Indian Decade

“Cool India” Embraces ComicCon

Indians used to grow up relying on Western sources for comic inspiration. But that’s starting to change.

The Indian demographic dividend – the disproportionately large number of young people making up India’s population – definitely has huge policy and economic implications.

Culturally, too, this demographic dividend is manifesting itself in a myriad of fun ways. And there’s definitely a confident “cool India” vibe about today’s school and college students.

Take the ComicCon held in Delhi this weekend. Homegrown graphic novels and comic books have become a buzzing segment of publishing in India, and a clutch of independent publishing houses and comics companies have been crafted to cater to this trend.

ComicCon, essentially a convention of comics, was started last year by Jatin Varma, himself a creative entrepreneur. I managed to visit the convention last year and again this weekend. It’s easy to see the growth – exhibitors, new launches, interactive sessions and audiences all seemed to have more than doubled since the first edition last year.

What was most heartening about the convention this time around were the unique Indian tales and characters that many of the comic book publishers and graphic novels seemed to focus on, and even revel in. More than ever before, there seem to be a growing number of Indian characters and stories – drawn from a vast treasure of Indian mythology – that have been adapted for young children and adults.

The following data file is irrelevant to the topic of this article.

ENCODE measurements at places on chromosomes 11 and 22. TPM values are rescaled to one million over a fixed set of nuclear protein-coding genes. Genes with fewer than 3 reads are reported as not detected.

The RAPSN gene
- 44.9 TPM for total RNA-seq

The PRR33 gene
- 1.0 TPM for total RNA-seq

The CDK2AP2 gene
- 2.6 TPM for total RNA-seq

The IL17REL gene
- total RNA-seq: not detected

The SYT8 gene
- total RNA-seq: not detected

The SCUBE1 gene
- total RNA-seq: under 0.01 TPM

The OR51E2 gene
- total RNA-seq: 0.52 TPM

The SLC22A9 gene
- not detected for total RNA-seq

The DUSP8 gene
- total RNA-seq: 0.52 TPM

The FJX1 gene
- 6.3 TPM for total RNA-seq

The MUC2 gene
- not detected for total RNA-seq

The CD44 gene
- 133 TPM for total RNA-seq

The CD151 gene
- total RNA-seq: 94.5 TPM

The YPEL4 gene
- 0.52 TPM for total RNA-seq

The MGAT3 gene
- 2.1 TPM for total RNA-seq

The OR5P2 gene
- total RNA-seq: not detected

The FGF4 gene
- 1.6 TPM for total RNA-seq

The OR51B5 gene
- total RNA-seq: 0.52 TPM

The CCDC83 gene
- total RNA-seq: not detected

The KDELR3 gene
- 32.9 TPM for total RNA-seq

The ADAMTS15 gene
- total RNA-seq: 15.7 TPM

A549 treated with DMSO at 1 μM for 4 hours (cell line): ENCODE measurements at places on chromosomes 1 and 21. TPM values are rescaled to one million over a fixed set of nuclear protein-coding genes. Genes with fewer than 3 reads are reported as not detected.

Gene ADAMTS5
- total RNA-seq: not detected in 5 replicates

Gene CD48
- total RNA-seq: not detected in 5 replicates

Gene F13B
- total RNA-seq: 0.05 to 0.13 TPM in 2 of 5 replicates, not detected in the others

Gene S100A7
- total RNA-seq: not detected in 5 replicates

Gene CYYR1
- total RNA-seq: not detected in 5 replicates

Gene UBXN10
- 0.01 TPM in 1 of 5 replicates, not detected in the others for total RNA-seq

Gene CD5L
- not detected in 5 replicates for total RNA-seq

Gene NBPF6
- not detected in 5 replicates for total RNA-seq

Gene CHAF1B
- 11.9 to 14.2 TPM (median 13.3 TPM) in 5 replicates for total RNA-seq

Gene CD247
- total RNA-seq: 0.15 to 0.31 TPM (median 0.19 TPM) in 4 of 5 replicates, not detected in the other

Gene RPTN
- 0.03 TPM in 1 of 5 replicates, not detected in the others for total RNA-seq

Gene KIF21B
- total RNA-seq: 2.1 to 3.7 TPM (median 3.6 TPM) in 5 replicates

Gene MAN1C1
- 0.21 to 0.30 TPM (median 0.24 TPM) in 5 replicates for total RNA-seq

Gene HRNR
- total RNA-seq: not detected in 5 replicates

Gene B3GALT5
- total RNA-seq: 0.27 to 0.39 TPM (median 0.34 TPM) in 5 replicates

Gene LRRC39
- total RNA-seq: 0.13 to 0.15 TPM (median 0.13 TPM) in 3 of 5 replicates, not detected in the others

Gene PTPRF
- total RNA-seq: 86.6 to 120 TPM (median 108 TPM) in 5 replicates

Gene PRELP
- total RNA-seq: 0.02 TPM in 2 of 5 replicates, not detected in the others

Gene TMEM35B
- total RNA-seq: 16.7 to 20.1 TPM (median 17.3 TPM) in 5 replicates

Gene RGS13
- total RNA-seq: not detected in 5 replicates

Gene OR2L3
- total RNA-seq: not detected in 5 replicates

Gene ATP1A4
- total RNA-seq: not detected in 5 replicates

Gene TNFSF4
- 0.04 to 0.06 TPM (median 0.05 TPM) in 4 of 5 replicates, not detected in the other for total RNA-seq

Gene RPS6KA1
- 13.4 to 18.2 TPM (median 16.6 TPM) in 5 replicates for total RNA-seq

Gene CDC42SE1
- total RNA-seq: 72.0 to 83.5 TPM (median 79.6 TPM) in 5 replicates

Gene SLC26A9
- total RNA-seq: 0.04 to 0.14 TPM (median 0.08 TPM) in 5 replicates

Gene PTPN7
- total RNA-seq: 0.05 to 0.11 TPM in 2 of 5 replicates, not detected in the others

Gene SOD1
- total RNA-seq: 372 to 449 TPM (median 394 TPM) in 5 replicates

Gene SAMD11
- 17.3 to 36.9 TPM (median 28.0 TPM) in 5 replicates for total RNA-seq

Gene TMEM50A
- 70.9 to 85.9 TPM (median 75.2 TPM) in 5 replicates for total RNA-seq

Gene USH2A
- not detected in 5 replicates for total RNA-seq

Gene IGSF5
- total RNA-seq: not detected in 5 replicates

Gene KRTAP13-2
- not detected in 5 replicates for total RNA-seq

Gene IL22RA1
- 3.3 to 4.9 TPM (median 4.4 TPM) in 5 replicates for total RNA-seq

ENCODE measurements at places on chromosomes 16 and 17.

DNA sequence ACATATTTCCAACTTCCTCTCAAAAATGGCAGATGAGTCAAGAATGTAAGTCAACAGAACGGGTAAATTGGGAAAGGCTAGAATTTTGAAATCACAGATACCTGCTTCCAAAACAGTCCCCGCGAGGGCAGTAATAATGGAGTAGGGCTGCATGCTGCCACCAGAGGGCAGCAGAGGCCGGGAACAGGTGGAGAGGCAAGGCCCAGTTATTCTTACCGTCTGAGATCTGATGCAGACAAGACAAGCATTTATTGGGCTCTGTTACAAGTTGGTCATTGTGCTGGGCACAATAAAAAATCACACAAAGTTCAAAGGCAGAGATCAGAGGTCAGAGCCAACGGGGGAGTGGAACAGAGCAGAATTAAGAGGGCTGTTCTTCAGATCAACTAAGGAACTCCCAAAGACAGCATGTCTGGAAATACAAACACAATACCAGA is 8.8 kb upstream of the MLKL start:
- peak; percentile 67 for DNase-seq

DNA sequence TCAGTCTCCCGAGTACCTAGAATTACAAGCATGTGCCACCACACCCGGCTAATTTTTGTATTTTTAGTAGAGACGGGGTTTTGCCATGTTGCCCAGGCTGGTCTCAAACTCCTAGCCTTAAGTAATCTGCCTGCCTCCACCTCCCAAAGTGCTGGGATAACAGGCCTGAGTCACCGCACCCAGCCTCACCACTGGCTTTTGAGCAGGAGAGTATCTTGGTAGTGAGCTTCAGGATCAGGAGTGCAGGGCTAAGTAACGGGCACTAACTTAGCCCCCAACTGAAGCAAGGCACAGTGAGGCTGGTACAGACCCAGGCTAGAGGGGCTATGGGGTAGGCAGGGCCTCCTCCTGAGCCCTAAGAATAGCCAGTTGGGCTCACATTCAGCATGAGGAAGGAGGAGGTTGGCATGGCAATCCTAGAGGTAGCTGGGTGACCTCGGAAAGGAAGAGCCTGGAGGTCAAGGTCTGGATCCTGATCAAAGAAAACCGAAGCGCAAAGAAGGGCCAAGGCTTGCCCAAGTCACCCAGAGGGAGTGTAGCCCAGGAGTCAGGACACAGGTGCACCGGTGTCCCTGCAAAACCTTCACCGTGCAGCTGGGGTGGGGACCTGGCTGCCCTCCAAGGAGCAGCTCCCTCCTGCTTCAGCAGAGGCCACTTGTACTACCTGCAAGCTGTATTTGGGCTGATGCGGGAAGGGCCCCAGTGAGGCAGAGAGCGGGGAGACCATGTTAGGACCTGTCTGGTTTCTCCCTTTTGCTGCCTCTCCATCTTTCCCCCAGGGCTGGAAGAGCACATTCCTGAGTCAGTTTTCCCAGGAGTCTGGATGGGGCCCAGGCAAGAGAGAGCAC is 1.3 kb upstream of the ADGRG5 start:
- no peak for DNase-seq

Certainly, among the young children at the convention, the stall that was most popular was the one that sold merchandise from a TV show called Chotta Bheem. But I was more interested in picking up a Sufi made simple kind of graphic novel that apart from being wickedly irreverent is also totally Indian in the English metaphors it uses.

Growing up, our TV fix was limited to cartoons from the United States and Enid Blyton’s many books. It’s wonderful that young Indians today have great fresh stories of their own to enjoy, too.